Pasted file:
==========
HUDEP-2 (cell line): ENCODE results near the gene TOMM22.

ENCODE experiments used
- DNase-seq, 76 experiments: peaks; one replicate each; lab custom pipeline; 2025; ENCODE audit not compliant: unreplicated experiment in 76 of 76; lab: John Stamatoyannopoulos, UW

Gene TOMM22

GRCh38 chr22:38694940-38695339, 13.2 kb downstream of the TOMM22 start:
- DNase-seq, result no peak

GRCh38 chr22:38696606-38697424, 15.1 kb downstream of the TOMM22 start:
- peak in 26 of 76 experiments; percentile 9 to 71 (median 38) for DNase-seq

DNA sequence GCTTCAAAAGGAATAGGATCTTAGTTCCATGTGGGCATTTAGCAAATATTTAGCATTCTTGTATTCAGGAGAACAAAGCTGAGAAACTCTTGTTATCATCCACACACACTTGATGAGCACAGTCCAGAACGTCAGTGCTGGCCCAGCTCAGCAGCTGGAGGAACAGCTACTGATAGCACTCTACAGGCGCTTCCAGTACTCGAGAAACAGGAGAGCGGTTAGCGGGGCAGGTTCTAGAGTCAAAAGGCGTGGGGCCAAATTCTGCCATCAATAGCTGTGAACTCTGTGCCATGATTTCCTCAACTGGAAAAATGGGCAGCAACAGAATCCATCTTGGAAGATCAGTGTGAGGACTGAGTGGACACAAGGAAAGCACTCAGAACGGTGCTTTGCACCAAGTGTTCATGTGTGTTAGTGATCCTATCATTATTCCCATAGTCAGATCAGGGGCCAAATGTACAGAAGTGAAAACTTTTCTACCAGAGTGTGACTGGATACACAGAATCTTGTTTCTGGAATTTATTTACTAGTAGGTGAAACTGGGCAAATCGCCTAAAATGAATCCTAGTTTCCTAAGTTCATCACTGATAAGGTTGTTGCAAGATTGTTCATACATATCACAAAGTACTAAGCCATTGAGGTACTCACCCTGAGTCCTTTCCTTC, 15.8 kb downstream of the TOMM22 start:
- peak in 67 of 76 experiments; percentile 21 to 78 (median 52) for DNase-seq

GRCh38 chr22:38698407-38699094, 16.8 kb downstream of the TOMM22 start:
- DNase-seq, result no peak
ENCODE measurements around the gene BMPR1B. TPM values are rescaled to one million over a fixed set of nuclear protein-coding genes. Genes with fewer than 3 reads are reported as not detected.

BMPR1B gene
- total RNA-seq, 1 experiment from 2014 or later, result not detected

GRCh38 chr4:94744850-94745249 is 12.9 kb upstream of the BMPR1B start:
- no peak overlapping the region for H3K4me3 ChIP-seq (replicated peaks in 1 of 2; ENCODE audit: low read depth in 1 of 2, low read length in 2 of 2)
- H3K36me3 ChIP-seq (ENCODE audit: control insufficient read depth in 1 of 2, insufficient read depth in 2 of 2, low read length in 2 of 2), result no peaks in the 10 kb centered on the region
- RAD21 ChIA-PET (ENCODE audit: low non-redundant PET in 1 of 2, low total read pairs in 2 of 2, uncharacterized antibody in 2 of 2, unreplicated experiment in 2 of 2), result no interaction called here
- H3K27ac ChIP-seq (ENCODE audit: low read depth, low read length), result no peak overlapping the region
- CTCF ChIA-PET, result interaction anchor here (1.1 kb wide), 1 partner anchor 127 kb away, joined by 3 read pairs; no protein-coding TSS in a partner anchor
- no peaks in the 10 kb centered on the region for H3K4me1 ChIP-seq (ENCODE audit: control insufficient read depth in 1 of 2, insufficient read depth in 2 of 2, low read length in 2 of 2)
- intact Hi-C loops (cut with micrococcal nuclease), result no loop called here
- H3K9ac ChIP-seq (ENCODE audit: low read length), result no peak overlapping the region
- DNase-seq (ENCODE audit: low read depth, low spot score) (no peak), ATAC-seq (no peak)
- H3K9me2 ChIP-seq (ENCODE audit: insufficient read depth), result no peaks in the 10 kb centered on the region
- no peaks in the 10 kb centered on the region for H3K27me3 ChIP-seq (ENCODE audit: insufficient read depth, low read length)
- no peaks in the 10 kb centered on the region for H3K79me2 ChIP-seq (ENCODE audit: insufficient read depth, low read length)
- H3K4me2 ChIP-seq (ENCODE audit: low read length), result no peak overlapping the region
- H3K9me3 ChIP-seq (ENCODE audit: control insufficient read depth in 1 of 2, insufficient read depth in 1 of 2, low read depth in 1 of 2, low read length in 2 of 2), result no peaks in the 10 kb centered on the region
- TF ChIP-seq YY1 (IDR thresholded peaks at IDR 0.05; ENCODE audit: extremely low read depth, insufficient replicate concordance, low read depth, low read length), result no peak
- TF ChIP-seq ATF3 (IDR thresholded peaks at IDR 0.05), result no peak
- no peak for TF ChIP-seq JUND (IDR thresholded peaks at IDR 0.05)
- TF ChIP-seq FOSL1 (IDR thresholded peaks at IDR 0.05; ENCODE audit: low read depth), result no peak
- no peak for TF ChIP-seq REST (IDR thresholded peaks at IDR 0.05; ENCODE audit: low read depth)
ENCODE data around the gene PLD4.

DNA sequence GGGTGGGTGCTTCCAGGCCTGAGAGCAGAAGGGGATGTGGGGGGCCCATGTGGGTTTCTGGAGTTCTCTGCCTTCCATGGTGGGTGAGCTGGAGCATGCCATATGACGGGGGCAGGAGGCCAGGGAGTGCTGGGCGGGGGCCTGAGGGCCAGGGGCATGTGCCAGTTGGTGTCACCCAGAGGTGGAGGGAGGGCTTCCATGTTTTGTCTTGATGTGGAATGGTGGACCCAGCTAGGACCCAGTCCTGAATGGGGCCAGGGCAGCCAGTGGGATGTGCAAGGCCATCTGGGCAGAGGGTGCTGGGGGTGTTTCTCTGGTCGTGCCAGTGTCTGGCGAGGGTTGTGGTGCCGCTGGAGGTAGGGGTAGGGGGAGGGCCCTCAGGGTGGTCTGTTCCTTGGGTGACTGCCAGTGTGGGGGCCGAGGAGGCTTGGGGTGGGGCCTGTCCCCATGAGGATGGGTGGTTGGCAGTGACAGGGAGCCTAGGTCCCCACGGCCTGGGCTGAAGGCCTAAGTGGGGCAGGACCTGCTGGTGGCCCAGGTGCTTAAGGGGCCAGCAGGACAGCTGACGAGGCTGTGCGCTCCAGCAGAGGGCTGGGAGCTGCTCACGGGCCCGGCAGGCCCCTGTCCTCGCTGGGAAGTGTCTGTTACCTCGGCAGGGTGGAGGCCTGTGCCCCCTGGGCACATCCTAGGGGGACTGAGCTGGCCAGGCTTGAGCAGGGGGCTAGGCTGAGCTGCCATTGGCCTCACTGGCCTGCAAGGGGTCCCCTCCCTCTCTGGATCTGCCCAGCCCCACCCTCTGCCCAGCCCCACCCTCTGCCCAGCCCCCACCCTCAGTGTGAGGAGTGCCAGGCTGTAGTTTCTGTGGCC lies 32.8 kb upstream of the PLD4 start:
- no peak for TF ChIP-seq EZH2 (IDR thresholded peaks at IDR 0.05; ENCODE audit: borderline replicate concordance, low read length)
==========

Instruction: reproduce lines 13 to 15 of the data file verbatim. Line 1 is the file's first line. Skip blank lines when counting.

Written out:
ENCODE measurements around the gene BMPR1B. TPM values are rescaled to one million over a fixed set of nuclear protein-coding genes. Genes with fewer than 3 reads are reported as not detected.

BMPR1B gene
- total RNA-seq, 1 experiment from 2014 or later, result not detected